What I do want to write — what I love to write — is the relationships. I love taking two people from being strangers, friends or enemies to that forever-and-ever, happily-ever-after. I love developing their characters to the degree that readers recognize them down deep.

The thing that’s new for me is my interest in other relationships. If you’d told me five years ago that I’d be yearning to write women’s fiction, I would have laughed. I didn’t read women’s fiction; why in the world would I spend my time writing it?? But that’s exactly where I find myself now. I want to explore not only the whys and hows of a man and a woman falling in love, but also their relationships with their friends, children and parents. I want to write about a character’s life, not just her romance with Mr. Right.

What’s stopping me? Nothing, really, but time. I’ve got a romantic suspense in revisions, and a RS novella due March 1st (romance, suspense and Christmas — all in 80 pages or less — aacckk!!). And, honestly, a little fear of the unknown. Out of 70-some books, only one didn’t have a single full sex scene in it. (The heroine was 8 months pregnant as the result of a one-night stand with the hero; he came back to town, and they had a month to fall in love before the baby was born.) Can I really write an entire novel without one love scene? And will readers who expect romance and suspense from me be satisfied with women’s fiction instead?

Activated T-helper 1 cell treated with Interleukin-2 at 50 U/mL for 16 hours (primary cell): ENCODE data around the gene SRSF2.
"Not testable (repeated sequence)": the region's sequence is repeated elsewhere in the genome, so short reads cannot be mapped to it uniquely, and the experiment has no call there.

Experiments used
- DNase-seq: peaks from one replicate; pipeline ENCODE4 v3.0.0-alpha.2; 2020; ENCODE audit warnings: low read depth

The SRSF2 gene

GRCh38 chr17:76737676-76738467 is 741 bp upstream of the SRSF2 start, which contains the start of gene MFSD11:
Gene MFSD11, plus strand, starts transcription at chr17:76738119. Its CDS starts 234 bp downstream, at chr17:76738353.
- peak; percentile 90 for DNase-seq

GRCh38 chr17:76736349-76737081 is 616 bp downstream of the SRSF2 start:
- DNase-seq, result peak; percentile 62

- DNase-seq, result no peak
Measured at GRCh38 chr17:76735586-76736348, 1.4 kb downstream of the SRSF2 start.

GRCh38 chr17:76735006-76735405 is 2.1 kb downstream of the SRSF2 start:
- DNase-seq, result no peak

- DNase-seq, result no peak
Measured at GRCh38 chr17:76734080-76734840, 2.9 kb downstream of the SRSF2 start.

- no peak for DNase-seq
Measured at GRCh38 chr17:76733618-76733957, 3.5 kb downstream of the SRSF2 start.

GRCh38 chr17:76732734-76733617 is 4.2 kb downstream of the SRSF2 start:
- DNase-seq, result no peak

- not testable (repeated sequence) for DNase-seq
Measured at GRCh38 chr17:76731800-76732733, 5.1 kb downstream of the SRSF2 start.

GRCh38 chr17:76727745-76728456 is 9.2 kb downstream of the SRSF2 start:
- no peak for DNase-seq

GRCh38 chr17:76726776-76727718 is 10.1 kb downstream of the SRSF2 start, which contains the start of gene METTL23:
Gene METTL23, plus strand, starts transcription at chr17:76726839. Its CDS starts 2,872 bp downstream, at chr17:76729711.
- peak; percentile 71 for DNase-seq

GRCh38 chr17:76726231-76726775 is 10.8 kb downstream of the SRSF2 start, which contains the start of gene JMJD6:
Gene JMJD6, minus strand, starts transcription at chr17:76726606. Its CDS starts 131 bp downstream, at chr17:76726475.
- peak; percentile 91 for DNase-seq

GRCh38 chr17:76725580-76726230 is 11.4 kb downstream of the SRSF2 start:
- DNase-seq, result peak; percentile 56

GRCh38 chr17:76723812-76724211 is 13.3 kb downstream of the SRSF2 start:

Since I think I’m going to have to write what’s caught my interest, I guess I’ll fnd out sometime soon.

is it ever good enough?

My editor and I have been having a discussion lately about the release date for Demon Heart. I wrote her a few weeks back brimming with insecurity and wondering if we should still push for a May release. She wrote back and told me that she was fine with a delay, just to let her know ASAP what I wanted to do, so that Lyrical could arrange their ‘new release’ schedule, accordingly. (BTW…is that not the most accommodating thing you have ever heard of? Lyrical rocks!)